Despite her recent spate of success outside the “City That Works,” there’s no arguing that Trish Grantham is a Portland artist. It’s not just because her commercial work is some of the most instantly recognizable in the city, and it isn’t because her repertoire of images – birds, toast, pandas and pissed-off looking doe-eyed girls 퀨͌� la Fawn Gehweiler – is decidedly Portland-centric. Grantham is a Portland artist because she gets it done right, and she gets it done herself.
As a painter Grantham has had amazing success, particularly for someone relatively new to the business. Self-taught, she began painting and showing art just six years ago, and has created a reputation for herself not just in Portland but up and down the West Coast and as far away as New York.
Her commercial clients range from local signage for Greg’s, the Fresh Pot to Adidas and the School of Visual Arts in New York. This month alone she has shows at the Aniki wine bar on Southeast Clinton, Genuine Imitation in the Everett Street Lofts, the awesome Lunarboy Gallery in Astoria and the Super 7 store in San Francisco.
As if that’s not enough for one month, Grantham has been picked to participate in “The Pony Project” a My Little Pony-themed show sponsored by Hasbro and Paper magazine opening later this month at the Milk Gallery in New York. The high-profile project features 50 well-recognized female artists from around the world offering their interpretation of the iconic toy. Grantham’s painted pony will be featured side by side with horses designed by the likes of Annie Leibovitz, kozydan, Dame Darcy and Betsey Johnson.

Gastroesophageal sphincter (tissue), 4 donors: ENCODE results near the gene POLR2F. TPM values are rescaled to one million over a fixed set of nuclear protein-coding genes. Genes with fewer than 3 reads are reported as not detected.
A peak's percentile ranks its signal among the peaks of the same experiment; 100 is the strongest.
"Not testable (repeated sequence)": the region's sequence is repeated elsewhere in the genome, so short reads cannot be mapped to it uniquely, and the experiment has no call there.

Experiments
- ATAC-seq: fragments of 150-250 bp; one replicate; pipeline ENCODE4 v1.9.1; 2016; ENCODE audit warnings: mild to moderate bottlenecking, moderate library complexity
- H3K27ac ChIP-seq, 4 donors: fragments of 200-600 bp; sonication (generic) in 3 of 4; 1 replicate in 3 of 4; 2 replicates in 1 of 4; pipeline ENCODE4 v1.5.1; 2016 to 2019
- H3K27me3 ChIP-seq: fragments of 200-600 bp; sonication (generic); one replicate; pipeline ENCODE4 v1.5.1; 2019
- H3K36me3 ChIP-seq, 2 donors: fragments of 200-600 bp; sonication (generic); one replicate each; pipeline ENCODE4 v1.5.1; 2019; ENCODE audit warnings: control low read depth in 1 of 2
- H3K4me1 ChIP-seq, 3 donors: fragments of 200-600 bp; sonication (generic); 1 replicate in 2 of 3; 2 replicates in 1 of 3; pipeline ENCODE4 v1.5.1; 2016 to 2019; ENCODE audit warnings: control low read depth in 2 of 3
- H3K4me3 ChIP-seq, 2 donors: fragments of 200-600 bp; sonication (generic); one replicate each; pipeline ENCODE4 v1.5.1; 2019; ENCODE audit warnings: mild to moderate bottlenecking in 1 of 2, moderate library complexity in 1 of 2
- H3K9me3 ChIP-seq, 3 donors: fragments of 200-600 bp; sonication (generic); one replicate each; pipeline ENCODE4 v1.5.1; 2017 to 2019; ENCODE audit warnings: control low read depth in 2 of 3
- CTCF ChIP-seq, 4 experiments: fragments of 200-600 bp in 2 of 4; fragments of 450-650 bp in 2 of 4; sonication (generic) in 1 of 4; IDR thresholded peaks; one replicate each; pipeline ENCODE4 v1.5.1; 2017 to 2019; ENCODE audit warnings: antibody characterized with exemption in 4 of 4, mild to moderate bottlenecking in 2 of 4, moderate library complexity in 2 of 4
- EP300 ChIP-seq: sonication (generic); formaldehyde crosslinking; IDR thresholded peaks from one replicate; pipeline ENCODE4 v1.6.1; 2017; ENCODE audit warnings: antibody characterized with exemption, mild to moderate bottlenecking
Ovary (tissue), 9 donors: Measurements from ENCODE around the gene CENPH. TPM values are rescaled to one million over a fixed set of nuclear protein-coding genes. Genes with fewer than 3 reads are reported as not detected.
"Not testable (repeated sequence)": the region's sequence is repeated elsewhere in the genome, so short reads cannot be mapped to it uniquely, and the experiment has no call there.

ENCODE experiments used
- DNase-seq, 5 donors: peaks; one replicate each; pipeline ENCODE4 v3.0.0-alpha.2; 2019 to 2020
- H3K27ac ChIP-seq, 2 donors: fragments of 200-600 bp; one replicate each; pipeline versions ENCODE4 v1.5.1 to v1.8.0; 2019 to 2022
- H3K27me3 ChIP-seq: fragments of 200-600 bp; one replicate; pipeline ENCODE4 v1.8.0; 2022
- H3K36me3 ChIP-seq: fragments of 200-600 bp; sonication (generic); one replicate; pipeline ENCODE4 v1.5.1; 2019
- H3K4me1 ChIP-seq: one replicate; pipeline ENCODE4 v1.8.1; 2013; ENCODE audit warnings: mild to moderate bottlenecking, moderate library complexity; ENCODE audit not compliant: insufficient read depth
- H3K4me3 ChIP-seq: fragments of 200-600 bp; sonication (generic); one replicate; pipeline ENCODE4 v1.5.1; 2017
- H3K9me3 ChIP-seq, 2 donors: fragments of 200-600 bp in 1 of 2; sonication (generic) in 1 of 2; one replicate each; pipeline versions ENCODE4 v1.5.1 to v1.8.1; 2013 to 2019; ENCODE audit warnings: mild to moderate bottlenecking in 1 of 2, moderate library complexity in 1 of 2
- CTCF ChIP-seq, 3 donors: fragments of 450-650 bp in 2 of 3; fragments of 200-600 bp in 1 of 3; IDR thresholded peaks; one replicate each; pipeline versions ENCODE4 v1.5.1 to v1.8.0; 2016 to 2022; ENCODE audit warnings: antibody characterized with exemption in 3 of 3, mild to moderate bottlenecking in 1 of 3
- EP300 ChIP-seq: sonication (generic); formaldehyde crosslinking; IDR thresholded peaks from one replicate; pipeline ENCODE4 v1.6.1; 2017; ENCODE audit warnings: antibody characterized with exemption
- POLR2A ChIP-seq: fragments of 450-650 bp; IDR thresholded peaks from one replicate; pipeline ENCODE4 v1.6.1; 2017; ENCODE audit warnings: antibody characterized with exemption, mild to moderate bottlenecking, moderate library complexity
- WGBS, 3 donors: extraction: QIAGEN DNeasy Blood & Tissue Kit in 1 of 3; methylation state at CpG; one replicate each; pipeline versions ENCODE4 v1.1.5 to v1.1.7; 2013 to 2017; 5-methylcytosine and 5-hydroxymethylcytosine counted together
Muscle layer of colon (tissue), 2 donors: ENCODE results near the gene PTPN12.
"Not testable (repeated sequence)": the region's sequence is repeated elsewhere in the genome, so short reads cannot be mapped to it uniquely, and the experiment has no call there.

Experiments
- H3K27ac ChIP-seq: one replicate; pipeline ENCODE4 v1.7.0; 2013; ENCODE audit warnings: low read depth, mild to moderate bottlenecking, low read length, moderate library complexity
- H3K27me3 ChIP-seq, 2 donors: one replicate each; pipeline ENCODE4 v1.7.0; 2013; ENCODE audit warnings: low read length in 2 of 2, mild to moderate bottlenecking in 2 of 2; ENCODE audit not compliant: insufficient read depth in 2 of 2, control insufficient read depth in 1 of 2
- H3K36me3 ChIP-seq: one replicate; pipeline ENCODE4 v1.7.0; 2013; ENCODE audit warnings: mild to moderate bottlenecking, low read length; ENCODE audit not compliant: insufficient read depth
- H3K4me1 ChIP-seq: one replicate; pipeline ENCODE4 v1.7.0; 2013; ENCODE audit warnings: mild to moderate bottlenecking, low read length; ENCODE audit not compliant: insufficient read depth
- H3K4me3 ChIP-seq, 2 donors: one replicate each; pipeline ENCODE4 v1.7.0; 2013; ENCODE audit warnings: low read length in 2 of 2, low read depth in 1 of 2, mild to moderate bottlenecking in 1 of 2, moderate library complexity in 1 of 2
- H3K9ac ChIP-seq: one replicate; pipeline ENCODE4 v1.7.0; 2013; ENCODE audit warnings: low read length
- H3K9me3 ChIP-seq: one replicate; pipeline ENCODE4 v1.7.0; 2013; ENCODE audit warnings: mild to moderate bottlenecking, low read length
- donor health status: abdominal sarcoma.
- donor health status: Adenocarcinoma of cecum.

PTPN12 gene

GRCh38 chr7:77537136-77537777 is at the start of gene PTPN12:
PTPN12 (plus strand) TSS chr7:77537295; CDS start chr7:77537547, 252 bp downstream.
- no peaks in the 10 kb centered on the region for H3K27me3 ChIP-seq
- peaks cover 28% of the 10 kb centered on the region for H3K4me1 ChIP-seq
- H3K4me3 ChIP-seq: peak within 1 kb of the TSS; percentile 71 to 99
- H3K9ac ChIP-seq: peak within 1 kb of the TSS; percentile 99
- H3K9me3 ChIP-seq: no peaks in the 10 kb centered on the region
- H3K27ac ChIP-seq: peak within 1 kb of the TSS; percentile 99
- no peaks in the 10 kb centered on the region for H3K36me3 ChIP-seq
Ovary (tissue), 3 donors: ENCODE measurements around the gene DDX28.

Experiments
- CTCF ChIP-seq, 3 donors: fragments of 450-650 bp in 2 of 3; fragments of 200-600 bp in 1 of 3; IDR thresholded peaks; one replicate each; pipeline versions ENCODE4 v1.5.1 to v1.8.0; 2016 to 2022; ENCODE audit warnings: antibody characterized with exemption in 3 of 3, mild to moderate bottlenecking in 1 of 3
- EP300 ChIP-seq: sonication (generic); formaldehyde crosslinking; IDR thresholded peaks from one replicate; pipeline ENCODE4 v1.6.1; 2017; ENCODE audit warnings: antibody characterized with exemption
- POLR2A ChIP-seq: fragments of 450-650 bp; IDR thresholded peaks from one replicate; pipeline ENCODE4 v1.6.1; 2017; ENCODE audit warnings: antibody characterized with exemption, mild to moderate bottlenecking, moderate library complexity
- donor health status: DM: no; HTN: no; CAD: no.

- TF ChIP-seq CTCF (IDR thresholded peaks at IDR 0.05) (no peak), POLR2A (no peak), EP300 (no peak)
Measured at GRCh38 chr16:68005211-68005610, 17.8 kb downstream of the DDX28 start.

Genuine Imitation consistently fills its tiny walls with impressive work from around the globe, using every inch to its fullest. With Grantham’s show the gallery seemed more empty, her paintings small and spaced generously. At first viewing I was a little disappointed, but after revisiting the gallery on a slow afternoon I realized that the quiet messages hidden in the pieces were accentuated by their placement. Like listening to highly personal music where the silence often carries as much weight as the words, the expressiveness of Grantham’s pieces speaks volumes in tiny voices.